Officers have new deadline to claim joint-service experience
In this file photo, members of the joint honor cordon carry weapons at port arms as they get ready at the U.S. Capitol for the 56th Presidential Inauguration to begin in Washington, D.C., Jan. 20, 2009. Beginning Oct. 1, 2010, active-duty officers wanting to get self-nominated credit for serving in a joint-service environment will need to do it quickly -- the Joint Qualification System is changing its requirements.

WASHINGTON (Army News Service, April 19, 2010) -- Beginning Oct. 1, active-duty officers wanting to get self-nominated credit for serving in a joint-service environment will need to do it quickly -- the Joint Qualification System is changing its requirements.

Under the current JQS, a validation system that documents officers' joint service in their official records, officers can file for joint credit dating back to Sept. 11, 2001. However, after Sept. 30, active-duty officers will only be able to file retroactively within 12 months from the date they completed their joint-experience assignment.

Having joint-service credit is important for officers, because it portrays them as being well-rounded, and active-duty officers can't make the rank of general without it, Army Human Resource Command officials said.

"The cut-off date is a management mechanism to finally close out the old legacy retroactive joint-duty credit system ... which is a good thing," said David Quimby, deputy chief of plans and operations for the officer directorate at Army Human Resources Command.

Quimby said that for years, services were requesting waivers for officers to receive this retroactive credit, and now that grace period has expired.

Bottom line: if you want joint credit to count, don't wait.

"The global environment that the United States is in right now and the potential threats from any direction demands that we think, act, operate and train in a joint-service environment ... It's a must," said Quimby.

"Putting emphasis on joint experience is critical because when you fast-forward to the younger generation today, when they are our generals and senators, and they don't understand how to operate in a joint environment, we will fail in our mission to defend the United States," Quimby explained.

In 2007, Congress modified the Goldwater-Nichols Defense Reorganization Act of 1986 to allow officers to gain joint experience through two paths. Previously joint credit was only given to those in an officially sanctioned joint-duty billet, considered the 'standard' path.

Now officers can also self-nominate themselves to receive joint credit if they've served in a non-appointed joint position, such as on a deployment, or a combined joint task force for humanitarian relief. This is called the 'experience' path.

Using a point system, one point is awarded for every 30 days served in a joint environment, and 'intensity factors' depending on what kind of assignment the service is fulfilled in, can add additional points.

The Army's goal is for all officers to have at least 36 points by the time they are eligible for brigadier general -- achievable in one year for an officer in a combat zone, where the 'intensity factor' is three.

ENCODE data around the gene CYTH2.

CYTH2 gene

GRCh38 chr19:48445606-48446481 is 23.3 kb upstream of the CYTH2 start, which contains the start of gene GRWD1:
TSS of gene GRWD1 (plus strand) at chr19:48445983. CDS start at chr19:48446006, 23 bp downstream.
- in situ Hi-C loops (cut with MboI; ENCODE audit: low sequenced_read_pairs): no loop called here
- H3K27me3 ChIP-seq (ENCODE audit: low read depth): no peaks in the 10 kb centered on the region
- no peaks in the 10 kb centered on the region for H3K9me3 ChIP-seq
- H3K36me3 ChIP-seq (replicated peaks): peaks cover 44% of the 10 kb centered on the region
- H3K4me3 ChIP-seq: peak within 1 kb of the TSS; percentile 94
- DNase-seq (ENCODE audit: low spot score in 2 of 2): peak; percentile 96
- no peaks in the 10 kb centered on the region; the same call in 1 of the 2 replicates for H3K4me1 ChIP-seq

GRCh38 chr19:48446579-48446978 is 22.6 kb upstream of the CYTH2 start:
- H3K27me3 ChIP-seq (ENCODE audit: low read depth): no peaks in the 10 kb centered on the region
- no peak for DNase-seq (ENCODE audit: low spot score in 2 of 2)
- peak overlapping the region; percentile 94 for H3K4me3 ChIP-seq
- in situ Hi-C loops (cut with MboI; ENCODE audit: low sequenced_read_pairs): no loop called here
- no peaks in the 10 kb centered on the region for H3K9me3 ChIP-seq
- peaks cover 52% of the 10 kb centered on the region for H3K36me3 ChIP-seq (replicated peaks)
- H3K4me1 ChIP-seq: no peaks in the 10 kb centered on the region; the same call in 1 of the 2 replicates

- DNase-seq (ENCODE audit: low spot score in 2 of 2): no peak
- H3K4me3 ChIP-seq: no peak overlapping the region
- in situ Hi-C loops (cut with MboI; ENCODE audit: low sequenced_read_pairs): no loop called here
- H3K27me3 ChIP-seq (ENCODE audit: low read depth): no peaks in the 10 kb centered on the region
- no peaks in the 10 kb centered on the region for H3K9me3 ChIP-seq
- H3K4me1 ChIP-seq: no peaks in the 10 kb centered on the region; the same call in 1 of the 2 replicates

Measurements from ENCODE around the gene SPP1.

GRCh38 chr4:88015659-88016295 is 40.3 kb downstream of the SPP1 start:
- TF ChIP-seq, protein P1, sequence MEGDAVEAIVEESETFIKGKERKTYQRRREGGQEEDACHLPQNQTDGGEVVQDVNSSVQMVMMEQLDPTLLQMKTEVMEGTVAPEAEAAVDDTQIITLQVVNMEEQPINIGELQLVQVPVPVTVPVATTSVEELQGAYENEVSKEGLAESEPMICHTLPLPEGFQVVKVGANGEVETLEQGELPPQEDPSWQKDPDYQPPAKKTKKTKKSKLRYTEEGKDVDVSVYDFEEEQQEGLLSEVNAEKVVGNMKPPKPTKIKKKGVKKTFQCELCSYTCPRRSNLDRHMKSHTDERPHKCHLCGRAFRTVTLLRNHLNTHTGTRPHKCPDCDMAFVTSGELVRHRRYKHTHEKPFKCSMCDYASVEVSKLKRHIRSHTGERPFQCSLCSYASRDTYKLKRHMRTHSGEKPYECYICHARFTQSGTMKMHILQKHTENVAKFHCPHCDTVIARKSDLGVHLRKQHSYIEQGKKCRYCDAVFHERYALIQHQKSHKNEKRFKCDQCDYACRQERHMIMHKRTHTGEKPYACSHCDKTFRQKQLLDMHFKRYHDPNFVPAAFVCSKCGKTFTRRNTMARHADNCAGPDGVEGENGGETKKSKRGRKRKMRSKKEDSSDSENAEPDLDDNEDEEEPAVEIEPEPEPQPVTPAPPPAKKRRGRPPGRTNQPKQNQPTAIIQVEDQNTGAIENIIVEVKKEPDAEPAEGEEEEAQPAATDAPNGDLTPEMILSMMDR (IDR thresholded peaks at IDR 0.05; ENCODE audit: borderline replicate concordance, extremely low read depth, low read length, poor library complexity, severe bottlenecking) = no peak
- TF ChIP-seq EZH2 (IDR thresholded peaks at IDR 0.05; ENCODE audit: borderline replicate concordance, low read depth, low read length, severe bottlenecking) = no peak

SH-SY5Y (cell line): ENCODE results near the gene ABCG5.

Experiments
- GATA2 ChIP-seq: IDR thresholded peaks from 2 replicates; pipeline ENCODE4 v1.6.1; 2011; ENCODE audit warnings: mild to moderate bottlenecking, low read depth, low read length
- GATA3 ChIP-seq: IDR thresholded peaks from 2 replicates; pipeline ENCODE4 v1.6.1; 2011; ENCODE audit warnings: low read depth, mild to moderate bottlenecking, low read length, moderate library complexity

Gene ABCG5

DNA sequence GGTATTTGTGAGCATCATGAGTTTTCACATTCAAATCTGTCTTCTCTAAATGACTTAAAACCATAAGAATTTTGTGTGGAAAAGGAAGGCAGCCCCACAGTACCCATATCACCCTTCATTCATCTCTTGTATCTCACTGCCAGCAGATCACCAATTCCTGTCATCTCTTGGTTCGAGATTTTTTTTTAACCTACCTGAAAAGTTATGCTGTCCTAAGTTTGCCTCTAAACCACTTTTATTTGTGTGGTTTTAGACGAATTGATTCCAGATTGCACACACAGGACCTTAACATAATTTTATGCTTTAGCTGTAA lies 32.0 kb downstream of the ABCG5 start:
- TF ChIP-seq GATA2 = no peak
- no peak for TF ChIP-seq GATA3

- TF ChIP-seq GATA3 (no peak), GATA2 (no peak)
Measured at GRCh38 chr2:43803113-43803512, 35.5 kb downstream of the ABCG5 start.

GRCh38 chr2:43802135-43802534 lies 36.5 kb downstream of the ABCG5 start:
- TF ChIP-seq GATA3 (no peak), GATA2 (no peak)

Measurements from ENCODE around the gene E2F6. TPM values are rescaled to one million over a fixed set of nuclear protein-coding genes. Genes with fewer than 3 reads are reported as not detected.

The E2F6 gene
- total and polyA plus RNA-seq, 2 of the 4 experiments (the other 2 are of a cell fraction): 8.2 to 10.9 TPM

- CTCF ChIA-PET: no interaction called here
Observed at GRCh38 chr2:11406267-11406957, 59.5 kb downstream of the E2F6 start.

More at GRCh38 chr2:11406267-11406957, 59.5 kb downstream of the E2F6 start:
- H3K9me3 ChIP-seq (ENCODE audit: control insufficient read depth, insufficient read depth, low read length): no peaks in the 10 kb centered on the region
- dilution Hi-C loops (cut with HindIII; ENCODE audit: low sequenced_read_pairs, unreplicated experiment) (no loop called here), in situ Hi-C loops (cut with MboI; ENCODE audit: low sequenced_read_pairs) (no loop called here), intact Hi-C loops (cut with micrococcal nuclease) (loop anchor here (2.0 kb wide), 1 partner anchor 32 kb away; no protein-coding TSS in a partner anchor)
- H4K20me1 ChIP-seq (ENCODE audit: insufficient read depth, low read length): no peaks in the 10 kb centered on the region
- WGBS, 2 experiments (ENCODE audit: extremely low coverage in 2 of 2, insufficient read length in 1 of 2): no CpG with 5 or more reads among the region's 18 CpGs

The JQS packets are then sent to the Joint Manpower Information System, and quarterly panels are convened to determine the validity of the points, and if the assignment meets the definition of 'joint matters.'

"To have this credit, it really distinguishes you and sets you apart from your peers," said Lt. Col. Maria Quon, a public affairs officer with the Army's Human Resources Command in St. Louis.

The Army Reserve is implementing a similar deadline, but it is more relaxed because of the difficulty Reserve officers have accumulating JQS points, explained Maj. Mary Lepley, an Army Human Resources Command Reserve Career Manager.

Reserve officers will have until 2013 to file for JQS dating back to 1986. The retroactive date goes further back for the Reserve because the 2007 Congressional modification to the Defense Reorganization Act was only for active duty.

Reserve officers can also get joint credit for attending joint military education courses under certain circumstances.

After 2013 though, just like their active-duty counterparts, Reserve officers will have a maximum of one year after completion of their joint-related assignment to submit their self-nomination application into JQS.

The Army National Guard's new JQS deadline mirrors the Reserve's.

"It's human nature to procrastinate, until it's right at your doorstep," said JQS manager Joe Palermo, who warned of putting off filing.

Palermo however, made it clear that as long as officers file their paperwork by Sept. 30, 2010, they've met the deadline for applying for retroactive joint-service credit.

To self-nominate for JQS, go to <a href="https://www.dmdc.osd.mil/appj/jmis/JQSindex.jsp" target=Aca,!A?_blank">www.dmdc.osd.mil/appj/jmis/JQSindex.jsp</a>, or call (703) 325-8192 for active duty, and (314) 592-0096 for Reserve. Also, more information is available at the Web site of U.S. Army Human Resources Command at <a href="https://www.hrc.army.mil/site/protect/active/opdistjp/index.htm" target=Aca,!A?_blank">www.hrc.army.mil/site/protect/active/opdistjp/index.htm</a> (AKO login required).

Page last updated Mon April 19th, 2010 at 11:09